But, arguably, Alesi’s triumph was overshadowed by Mansell’s own charge through the field as he carved out the order to catch former Williams team-mate Riccardo Patrese in the closing stages. Pressure from the British driver saw Patrese make a crucial mistake and go into a spin, clearing the way for Mansell to take second place.

1999 Frentzen shines as Jordan wins wet weather betJake Boxall Legge

Heinz-Harald Frentzen.  Jordan 199

Heinz-Harald Frentzen. Jordan 199

Photo by: Charles Coates / Motorsport Images

In modern Formula 1, a “mixed grid” is usually considered such when there is an intruder among the traditional top three teams – think Fernando Alonso in Canada. The 1999 French Grand Prix held at Magny-Cours is nevertheless the demonstration of a real chaotic plateau, favored by the wet conditions.

Rubens Barrichello took pole in his Stewart, with local heroes Jean Alesi (Sauber) and Olivier Panis (Prost) starting second and third. A more traditional leading trio of David Coulthard, Heinz-Harald Frentzen and Michael Schumacher occupied the next three positions on the grid.

The race started in dry conditions, and the Stewart-Ford SF-3’s superior pace – the Cosworth engine in the rear being much improved after its Australian double detonation on the grid – helped Barrichello clear Alesi. The former race winner was more of a bottle cap, and Coulthard sent him climbing up to the leading Barrichello – whom he also passed to take the lead. Then the McLaren driver’s alternator spun, allowing Barrichello to reclaim the lead.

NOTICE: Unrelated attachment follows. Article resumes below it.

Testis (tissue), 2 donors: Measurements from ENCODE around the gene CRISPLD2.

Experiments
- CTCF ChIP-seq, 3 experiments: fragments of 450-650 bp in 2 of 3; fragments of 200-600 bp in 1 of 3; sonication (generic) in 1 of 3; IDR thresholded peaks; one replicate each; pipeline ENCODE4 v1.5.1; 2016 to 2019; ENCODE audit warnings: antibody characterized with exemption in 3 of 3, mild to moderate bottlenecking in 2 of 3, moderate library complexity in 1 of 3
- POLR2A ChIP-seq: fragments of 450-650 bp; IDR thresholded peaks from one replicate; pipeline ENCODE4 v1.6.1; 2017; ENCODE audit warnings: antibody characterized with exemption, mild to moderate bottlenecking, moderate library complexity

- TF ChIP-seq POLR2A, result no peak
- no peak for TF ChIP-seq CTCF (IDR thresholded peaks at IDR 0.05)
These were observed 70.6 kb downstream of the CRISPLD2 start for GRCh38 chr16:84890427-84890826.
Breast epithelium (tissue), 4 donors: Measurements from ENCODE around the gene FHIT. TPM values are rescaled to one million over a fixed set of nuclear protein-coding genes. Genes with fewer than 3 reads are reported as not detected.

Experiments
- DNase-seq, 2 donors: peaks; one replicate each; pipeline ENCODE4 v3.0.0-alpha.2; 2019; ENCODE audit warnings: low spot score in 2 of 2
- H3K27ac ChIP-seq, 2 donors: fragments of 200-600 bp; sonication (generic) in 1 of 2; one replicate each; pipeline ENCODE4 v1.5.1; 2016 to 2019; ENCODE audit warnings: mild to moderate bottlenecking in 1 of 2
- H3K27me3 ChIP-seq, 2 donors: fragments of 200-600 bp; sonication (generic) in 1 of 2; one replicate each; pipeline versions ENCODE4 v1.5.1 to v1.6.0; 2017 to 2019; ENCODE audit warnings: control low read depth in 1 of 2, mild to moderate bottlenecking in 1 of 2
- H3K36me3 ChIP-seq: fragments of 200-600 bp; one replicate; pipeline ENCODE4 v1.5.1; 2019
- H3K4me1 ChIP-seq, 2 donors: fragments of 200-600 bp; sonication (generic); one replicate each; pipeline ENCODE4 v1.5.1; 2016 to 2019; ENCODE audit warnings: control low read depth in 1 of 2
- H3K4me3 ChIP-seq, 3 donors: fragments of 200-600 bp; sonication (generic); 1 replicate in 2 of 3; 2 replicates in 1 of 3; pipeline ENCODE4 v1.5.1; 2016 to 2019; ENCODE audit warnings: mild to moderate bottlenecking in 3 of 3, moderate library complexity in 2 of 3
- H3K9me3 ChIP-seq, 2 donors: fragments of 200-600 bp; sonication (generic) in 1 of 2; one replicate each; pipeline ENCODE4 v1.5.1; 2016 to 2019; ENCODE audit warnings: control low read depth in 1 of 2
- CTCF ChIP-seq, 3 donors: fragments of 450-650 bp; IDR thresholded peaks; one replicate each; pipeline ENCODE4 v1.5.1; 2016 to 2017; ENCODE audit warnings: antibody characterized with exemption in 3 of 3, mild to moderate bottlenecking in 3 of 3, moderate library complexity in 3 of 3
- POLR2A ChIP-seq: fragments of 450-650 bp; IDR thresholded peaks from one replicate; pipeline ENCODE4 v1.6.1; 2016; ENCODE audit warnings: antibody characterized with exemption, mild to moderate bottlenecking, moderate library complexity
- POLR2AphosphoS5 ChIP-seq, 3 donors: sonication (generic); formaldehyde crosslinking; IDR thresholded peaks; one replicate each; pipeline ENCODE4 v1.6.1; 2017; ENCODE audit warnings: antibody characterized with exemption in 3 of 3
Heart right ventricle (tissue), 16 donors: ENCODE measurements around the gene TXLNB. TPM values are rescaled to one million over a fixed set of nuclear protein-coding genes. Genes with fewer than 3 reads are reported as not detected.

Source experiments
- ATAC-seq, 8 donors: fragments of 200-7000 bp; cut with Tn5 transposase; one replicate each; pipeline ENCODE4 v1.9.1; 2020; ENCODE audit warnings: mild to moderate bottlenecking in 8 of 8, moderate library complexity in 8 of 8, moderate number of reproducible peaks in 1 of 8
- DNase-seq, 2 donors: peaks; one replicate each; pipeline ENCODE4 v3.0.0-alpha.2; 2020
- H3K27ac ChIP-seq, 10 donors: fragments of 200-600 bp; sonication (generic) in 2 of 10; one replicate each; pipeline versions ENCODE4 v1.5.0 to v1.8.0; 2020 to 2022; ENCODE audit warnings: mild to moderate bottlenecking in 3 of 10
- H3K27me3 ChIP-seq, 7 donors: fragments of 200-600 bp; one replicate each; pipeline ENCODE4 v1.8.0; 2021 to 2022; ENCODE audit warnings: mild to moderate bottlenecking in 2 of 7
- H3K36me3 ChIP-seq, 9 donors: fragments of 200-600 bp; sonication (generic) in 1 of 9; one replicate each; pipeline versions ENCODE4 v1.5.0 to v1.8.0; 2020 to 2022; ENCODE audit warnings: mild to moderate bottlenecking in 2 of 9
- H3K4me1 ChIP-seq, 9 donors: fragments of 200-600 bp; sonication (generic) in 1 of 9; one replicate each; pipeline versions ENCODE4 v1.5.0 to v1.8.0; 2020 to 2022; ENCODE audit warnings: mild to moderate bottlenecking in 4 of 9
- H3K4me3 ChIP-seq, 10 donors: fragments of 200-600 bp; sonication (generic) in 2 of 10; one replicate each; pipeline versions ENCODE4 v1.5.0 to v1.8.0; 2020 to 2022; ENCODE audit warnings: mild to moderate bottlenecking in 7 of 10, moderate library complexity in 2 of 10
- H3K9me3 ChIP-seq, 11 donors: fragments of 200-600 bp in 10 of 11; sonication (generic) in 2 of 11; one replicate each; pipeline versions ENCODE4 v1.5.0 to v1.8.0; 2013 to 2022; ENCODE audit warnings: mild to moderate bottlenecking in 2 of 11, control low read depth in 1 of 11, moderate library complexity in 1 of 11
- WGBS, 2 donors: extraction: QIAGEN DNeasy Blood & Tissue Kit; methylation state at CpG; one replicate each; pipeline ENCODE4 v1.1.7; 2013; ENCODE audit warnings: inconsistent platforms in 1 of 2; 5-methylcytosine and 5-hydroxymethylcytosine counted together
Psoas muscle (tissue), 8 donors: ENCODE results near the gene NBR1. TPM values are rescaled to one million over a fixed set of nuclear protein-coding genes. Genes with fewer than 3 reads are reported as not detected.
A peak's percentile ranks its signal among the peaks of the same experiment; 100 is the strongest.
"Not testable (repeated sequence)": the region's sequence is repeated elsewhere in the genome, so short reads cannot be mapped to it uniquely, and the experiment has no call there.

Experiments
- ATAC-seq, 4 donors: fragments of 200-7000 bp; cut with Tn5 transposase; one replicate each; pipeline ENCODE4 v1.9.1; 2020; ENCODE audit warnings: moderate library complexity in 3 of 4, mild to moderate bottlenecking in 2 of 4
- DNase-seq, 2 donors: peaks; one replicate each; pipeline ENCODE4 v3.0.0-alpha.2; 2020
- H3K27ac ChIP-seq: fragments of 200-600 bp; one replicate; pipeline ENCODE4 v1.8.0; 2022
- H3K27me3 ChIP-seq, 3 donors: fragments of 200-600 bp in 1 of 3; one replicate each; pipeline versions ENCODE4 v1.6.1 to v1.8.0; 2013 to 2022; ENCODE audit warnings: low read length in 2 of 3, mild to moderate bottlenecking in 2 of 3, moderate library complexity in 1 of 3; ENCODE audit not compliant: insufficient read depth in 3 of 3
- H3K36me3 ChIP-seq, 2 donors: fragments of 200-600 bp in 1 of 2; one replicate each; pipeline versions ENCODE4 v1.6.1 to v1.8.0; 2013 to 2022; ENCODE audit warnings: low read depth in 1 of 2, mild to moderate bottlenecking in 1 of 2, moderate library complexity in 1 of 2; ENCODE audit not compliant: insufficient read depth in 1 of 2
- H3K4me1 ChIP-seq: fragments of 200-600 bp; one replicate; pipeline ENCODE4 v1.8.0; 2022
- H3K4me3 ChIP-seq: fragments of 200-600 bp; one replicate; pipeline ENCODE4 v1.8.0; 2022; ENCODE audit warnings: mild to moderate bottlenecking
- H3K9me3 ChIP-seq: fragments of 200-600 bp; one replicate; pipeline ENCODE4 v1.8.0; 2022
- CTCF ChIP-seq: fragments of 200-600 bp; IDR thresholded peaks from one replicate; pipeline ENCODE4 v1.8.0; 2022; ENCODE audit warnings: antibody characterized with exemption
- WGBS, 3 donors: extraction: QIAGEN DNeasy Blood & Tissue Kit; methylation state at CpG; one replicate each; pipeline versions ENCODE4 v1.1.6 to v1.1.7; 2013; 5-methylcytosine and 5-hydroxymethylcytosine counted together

Meanwhile, Mika Hakkinen had been pressed early in the race and fought his way through the field – passing Frentzen and Alesi to move up to second place from 14th on the grid. Then it started rocking, causing a frenzy of pit stops to bolt on the rain tires. This is where Frentzen and Jordan arguably won the race.

Eddie Jordan tells a story in his autobiography where he posted the team’s resident odd job to stand in the nearby village with an umbrella and telephone and keep the team updated on the weather. According to EJ, the team was informed that the rain wasn’t about to stop, and so pit crew Jordan filled Frentzen’s car to the max and sent him on his way, with the intention not to stop.

A safety car period followed the stops, as Alesi threw his Sauber into the gravel, the race resumed on lap 35. Three laps later, Hakkinen tried to clear Barrichello for the lead but missed his pass, as big-with-fuel Frentzen lost a place to Schumacher. The latter then passed Barrichello to take the lead as Hakkinen began another climb, Schumacher building an eight-second lead – before electrical problems arose, requiring another pit stop to swap his steering wheel.

Barrichello led again, passed by Hakkinen again as Frentzen looked good for third – but the front two had to stop again for a splash-and-dash to the finish. Frentzen didn’t – and won, securing Jordan’s second F1 victory in difficult conditions. Whether you believe EJ’s parable of the man in the brolly, or whether the team just took a bet and won big, it put Frentzen on the path to an unlikely title bid.